1. Great article Henry, you have hit on some important issues regarding marriage to a younger Filipina which should be considered by older men contemplating marriage to a younger Filipina. Please allow me to briefly share my story with you.

    I am a 69 yr. old American, married to a 35 yr. young Filipina. We have been married for 12 years now and I could not be happier and I believe I can say the same for her.
    We have a home and small farm in Butuan City where we spend as much time as possible each year and look forward to moving there permanantly early next year. My wife’s many family members live a short distance [45 min.] from us. We decided to locate close to her family because of the strong family ties and devotion to family is one of the traits I admire in her. I might also add that her family has welcomed me from the beginning. They have never been a burden, in fact, quite the opposite.They have been a great help to us in so many ways, not the least of which is maintaining the farm while we are here in the U.S.

    We have from time to time experienced the type of attitude you referred to here in the U.S. from those who think that I am a “dirty old man” or that she is a “gold digger”. After all these years we don’t even notice it anymore, Or maybe we just tune it out. I will tell you that age difference has never been an issue for us, even though it may be for others.

    While we were courting I explained to my wife that I had grown children and that children for the two of us was probably not going to happen. Even though she very much wanted children of her own, she accepted my position on the matter. After 6 or 7 years of being married to this wonderful lady I, being an orphan, decided it would be a shame not to allow some child to to have her for a Mom. That decision has brought me more happiness than words can express as we now have a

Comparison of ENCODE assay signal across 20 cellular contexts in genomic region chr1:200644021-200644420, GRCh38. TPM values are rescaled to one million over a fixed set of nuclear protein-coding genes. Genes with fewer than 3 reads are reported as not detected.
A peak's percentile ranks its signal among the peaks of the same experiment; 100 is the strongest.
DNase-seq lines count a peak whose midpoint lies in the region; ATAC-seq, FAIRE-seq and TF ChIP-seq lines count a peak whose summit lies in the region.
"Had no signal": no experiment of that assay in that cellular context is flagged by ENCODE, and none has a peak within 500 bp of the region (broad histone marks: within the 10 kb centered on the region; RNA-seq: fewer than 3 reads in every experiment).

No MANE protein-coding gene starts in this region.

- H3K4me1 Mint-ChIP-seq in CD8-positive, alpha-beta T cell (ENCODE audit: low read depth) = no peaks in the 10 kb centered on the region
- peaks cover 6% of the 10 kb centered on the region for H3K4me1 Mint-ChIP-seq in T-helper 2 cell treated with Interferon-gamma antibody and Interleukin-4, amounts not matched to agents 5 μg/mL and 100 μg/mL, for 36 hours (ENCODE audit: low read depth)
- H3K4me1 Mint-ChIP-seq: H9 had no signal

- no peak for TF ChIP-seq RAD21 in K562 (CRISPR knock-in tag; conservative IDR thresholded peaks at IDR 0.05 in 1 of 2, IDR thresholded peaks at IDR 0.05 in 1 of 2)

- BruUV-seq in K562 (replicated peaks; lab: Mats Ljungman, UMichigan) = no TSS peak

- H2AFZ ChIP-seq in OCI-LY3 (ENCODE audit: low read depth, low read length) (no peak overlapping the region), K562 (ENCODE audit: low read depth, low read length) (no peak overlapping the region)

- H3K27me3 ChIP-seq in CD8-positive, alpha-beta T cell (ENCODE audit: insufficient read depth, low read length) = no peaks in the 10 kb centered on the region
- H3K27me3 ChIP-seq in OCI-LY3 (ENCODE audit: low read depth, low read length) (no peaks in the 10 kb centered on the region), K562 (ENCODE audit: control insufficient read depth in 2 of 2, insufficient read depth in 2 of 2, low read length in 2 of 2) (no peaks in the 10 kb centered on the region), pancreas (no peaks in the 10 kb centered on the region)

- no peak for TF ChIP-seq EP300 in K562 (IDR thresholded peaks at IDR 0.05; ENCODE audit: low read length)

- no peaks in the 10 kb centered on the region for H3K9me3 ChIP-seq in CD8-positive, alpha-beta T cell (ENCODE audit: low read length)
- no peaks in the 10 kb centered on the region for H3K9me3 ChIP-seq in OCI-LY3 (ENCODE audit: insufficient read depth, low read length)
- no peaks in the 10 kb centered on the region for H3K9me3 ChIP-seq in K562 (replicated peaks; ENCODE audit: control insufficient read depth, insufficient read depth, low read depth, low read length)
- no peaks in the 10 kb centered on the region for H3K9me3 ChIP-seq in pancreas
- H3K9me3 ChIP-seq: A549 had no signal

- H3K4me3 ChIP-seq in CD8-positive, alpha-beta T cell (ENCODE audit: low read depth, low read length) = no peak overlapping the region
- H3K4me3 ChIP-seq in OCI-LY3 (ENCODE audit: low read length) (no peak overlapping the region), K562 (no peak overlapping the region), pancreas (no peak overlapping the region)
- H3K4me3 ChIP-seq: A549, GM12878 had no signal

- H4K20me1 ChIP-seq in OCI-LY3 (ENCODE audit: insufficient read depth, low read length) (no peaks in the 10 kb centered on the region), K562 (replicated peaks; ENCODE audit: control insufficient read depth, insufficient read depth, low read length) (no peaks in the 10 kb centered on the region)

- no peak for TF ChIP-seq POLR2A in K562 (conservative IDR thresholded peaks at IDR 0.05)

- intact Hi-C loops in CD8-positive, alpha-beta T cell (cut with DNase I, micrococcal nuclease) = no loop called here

4 yr. old son who is the center of our lives.

    In closing let me say that marriage to a younger Filipina is definately a workable thing, even here in the U.S. and best of luck to any who decide to go that route.

    Looking forward to reading more of your insightful articles.


    1. I’m always glad to hear of real accounts, from those who have lived and experienced the things related to life in the Philippines. I applaud the fact that the two of you have stayed together while dealing with the somewhat ‘limited perceptions’ of our Western regard towards marriages with an age difference. I am 49 and my g/f is 36. Only the first week when I learned her age did it give me a moment’s pause, but since then it’s not even been an issue. I love her and she’s a fun, yet mature and energetic woman I know I can count on. (More so than some of the flaky, older women I’ve dated over the years in the States. ha!)

      As you’ve already seen, when you are living here in the Philippines, not only is the age difference not an issue.. it’s respected as a good match. Youth and wisdom. My g/f already has a child and we’ve decided to not have children so as to enjoy our retirement years traveling to Italy and Asia, God willing.

      Thanks for joining the site and I wish your family safe travels back here when the time is right.

  2. Great Article I have read this with great anticipation after reading some articles on the web today and over the past few weeks I sometimes get depressed with comments about the relationships over there. My brother is living there and he loves it, I have had a friend there for 7 months and I believe she is true as she asked me for money at all never, I read today a bloke called markus said watch out for any women that wants to call you hon she may have a boyfriend?? Well that did not go down to well but I do trust her although she works strange hours compared to us in Aussie Land.